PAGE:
What Services Does A Doula Offer?

What Services Does A Doula Offer?





sisterhoodmotherhoodWhat Does A Doula Do?  What services does a Doula offer?

Doulas Services can include anything from supporting the laboring mother during childbirth to helping with the cooking after the baby is born.  It really depends firstly on the type of Doula you need.  A birth doula, who takes care of the laboring mother can provide the necessary physical and emotion support that helps the mother to be overcome the discomfort of childbirth, providing must needed massages and words of encouragement. Where as a Postpartum Doula would assist in alleviating the stresses that comes with a new born baby, perhaps helping with the diapering duties, cooking or even running light errands

To find a doula for your specific needs, please submit the Find My Doula Form below:

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Benefits Of Having A Doula?

Benefits Of Having A Doula?


What Are the Benefits of Using A Doula?doula


How do you know if you need a doula?And how can a doula help you have a natural labor or a more satisfying labor?
Dona International defines a doula as a trained and experienced woman who provides physical, emotional and informational support to the mother before, during and after birth; or someone who provides practical and emotional support during the postpartum period.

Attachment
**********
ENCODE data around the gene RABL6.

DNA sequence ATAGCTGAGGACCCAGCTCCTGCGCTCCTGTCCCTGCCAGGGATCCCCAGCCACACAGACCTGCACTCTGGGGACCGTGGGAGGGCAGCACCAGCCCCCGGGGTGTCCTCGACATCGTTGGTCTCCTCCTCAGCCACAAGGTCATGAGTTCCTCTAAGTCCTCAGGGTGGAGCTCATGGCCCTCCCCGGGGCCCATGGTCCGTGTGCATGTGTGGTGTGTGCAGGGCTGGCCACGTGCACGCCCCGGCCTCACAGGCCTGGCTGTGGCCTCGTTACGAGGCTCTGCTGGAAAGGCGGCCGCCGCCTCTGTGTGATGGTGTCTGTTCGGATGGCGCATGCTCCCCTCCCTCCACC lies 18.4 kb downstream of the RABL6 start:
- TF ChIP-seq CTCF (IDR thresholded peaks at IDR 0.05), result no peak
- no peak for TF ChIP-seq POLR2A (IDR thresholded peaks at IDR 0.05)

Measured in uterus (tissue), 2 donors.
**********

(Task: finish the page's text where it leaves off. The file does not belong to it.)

A recent study from the University of Minnesota Public School of Health found that using doulas during birth can cut the rate of cesarean by 40%. It results not only in a more pleasant birth experience for the mother and the baby, but also substantial financial savings for the healthcare industry.  Similar studies also revealed the following benefits of having a doula:

♥ 60% less need for epidurals.
♥ Higher success rate of VBACs (Vaginal Birth After Cesarean)
♥ 40% less need for assisted delivery i.e.  vacuum, forceps,  etc.
♥ 25% shorter labors
♥ New moms having a better feelings about their birth experience .

So what can a doula do for you?

Informational support.  Doulas are trained in the process of  labor, postpartum child care, and breastfeeding. Women, who use doulas have statistically shorter, less painful labors and need fewer medical interventions such as Pitocin, epidural, forceps, vacuum extraction and cesarean. Doulas provide informational support in cases when the mothers are not medically savvy (or just too busy laboring)  to make the best decision about suggested interventions, medications and their possible consequences. A postpartum doula provides instructions on breastfeeding  as well as childcare to a new mother.

Emotional Support. A laboring woman feels a lot more safe and relaxed when a trained, supportive helper is at her side all throughout the birth. A birth doula provides women with self-confidence that they need to have a successful delivery. A postpartum doula helps ease the parents into the new lifestyle with the baby, have a more successful breastfeeding experience, lessen postpartum depression and lower incidences of abuse.